Sparrowhawks is a reasonably common bird in woodland, gardens, parks, etc. where they are often seen as they fly past at quite a fast speed.  They can fly up to 50 kph or more for short burst and regularly fly over 30 kph. They are one of the fastest flying birds in this habitat, but most of this flying is in short bursts across their territory.  Sparrowhawks are recognisable by their small size, shape and colour.  Having said that, the females are larger than the males by about 25% and they have different coloured breasts.  Both the males and the females are blue / grey in colour but the male has a much brighter orange and much redder in colour.  The males are about 30 cm in length and the females from 35 to 40 cm.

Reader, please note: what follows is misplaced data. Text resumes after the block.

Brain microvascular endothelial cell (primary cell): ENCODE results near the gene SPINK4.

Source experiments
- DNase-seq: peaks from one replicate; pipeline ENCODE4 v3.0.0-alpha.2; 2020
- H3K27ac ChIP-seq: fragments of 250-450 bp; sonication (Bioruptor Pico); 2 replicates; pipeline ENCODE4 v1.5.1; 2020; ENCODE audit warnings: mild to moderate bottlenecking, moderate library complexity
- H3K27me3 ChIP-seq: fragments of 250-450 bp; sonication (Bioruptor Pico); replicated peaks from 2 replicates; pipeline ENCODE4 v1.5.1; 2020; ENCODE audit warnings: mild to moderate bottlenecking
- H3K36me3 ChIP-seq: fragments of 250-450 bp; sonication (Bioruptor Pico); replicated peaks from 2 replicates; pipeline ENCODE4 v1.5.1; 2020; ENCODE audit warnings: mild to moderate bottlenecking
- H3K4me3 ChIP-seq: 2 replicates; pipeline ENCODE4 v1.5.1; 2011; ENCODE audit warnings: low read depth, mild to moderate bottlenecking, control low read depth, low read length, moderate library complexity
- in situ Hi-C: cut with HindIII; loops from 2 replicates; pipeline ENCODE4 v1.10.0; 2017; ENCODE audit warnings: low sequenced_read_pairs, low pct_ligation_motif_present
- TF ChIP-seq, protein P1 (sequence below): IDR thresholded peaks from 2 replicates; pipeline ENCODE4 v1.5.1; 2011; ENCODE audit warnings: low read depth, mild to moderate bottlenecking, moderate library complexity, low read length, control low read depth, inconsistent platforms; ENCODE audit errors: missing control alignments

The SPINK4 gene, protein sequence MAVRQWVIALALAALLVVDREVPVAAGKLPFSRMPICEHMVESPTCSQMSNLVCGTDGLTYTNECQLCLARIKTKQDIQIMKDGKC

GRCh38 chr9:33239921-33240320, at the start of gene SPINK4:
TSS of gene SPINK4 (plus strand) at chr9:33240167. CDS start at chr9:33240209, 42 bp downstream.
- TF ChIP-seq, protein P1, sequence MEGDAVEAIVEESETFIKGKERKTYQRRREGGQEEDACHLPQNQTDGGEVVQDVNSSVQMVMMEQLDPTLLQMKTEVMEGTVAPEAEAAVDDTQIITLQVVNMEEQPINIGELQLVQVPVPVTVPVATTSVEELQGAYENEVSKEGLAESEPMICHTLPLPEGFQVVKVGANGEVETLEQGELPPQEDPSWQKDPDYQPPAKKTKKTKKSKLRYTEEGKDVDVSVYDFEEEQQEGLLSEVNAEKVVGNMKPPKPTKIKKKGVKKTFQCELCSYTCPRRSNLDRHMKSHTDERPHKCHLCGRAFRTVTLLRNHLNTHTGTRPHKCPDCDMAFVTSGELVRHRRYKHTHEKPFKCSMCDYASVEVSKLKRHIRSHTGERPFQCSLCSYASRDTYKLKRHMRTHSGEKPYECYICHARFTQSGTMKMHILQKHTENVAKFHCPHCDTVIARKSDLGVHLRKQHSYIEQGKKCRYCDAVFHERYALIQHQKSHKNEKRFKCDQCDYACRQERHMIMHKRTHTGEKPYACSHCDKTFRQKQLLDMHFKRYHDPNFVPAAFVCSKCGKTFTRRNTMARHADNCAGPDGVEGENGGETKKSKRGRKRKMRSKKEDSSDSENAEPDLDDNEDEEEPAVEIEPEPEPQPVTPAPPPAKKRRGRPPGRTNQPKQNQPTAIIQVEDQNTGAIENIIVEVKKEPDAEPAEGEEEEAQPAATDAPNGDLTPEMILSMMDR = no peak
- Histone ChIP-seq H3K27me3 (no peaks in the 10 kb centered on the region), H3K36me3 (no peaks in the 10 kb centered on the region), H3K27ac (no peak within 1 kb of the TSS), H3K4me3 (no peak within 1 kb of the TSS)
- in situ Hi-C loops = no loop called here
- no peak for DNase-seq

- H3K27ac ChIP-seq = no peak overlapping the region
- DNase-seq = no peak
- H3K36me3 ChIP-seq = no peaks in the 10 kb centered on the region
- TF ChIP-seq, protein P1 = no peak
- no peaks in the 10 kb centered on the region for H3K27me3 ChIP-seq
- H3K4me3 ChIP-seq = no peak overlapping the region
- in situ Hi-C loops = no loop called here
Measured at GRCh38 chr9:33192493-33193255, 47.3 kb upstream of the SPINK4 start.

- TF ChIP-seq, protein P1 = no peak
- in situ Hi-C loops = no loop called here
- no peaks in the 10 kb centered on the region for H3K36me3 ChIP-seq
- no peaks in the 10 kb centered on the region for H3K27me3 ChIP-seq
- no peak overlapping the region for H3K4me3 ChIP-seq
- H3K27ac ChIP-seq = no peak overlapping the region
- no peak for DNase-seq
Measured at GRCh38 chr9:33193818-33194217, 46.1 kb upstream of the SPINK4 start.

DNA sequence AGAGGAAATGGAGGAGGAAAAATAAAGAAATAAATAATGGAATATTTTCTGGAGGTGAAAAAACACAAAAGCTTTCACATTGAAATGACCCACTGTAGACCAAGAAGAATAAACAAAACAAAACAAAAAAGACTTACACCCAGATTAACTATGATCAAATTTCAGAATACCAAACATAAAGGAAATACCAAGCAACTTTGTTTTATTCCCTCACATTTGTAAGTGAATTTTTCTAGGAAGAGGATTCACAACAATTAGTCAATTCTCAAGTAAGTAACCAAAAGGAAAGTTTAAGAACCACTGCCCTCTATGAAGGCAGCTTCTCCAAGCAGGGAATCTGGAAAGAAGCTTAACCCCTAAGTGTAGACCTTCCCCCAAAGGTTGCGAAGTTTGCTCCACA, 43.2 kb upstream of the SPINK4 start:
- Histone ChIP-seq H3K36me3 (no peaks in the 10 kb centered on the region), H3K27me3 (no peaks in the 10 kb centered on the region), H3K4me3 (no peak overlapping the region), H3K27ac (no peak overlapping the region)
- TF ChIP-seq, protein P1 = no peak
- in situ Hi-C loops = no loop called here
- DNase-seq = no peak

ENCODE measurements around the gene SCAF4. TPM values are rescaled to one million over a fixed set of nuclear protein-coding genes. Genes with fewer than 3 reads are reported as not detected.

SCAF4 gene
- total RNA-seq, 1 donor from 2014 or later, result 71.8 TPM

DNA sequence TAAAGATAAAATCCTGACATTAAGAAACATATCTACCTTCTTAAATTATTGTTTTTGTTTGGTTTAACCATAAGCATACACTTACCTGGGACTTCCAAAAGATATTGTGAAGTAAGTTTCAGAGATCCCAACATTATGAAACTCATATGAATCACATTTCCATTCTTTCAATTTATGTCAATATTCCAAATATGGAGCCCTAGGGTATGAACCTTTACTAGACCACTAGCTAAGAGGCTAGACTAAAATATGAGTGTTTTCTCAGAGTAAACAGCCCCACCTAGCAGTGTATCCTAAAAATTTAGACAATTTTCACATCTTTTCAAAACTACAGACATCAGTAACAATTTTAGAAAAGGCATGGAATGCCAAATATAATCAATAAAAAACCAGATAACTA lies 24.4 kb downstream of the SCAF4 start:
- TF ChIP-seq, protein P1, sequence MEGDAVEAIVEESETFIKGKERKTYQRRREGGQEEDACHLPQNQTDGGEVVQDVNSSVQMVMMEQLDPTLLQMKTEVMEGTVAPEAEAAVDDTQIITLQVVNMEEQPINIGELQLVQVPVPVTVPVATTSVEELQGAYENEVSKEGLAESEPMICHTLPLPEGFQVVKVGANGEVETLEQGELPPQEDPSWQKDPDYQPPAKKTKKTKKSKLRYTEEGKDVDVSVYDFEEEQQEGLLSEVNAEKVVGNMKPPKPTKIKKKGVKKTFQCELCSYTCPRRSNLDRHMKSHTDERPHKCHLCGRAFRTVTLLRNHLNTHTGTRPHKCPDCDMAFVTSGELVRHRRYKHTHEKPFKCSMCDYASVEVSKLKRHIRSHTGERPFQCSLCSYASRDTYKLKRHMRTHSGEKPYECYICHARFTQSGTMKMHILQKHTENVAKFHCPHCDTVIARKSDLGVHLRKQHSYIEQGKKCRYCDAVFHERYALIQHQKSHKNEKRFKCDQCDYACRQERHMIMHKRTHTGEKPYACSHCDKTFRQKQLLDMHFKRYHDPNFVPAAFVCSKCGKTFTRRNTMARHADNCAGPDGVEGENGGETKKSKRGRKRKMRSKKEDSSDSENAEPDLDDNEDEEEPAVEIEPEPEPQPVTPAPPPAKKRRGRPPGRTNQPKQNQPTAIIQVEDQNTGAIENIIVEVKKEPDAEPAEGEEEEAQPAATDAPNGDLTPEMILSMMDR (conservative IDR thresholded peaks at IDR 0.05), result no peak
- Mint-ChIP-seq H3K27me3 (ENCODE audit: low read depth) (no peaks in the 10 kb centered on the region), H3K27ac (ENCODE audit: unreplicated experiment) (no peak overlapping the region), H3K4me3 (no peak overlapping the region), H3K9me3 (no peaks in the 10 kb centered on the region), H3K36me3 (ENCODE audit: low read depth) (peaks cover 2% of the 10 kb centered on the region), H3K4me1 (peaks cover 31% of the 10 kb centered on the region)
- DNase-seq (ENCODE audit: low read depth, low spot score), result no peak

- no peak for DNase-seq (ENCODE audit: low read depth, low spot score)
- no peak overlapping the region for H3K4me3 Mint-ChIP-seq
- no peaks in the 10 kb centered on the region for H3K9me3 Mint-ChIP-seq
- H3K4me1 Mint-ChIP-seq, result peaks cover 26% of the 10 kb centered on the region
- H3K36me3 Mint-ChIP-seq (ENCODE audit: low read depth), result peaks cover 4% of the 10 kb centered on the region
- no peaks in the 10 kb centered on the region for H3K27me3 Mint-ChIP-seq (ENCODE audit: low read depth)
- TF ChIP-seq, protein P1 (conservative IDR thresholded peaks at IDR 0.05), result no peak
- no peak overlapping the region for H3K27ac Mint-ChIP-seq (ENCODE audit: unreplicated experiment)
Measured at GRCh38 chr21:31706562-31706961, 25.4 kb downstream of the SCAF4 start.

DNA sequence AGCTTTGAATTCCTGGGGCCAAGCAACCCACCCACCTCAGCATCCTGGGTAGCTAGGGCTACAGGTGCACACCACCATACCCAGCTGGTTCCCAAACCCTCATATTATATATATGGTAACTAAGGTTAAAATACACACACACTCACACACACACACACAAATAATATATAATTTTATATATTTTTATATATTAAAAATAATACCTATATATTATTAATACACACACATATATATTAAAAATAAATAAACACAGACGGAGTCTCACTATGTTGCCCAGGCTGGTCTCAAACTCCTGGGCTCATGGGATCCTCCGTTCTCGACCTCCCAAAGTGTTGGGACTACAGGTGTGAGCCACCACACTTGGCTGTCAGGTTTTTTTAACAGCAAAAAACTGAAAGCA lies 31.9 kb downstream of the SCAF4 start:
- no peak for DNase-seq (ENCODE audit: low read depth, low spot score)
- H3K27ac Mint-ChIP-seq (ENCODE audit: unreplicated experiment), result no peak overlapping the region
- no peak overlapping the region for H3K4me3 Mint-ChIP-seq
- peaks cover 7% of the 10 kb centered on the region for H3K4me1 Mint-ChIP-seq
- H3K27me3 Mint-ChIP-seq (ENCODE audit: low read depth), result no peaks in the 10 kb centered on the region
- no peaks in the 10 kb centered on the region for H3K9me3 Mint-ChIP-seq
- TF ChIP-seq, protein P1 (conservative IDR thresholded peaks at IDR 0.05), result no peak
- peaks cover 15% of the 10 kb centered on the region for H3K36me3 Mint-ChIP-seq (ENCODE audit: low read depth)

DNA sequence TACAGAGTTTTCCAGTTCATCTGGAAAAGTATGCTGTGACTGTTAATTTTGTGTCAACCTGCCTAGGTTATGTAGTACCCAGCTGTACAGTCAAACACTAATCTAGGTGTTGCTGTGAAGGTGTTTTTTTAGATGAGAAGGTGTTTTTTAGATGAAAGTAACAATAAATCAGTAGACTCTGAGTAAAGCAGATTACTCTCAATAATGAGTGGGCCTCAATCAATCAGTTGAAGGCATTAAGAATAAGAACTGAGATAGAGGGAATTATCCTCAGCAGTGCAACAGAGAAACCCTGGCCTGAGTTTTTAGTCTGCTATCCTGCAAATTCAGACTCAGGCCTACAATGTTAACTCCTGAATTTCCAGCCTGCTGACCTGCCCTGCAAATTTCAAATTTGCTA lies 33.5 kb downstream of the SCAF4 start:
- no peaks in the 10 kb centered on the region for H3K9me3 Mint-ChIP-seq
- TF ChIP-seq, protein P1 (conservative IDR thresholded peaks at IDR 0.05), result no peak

They eat small prey which can be hunted including mice, and other birds, indeed Sparrowhawks can also often be seen sitting on garden fences, trees etc. particularly near to where people put feeding stations for smaller garden birds.  They patiently wait for smaller birds to come to the feeders, they can be particularly effective at this technique.

The British population is over 35,000 pairs.  They are resident across a large area of Europe throughout the year.  In Asia they migrate according to the weather.

The images below were taken in Southern Scotland, but I often see a Sparowhawk (or spar as it is often referred to) pass through my Leicestershire garden or sit and watch the feeders hoping to find a small bird to prey on for their next meal)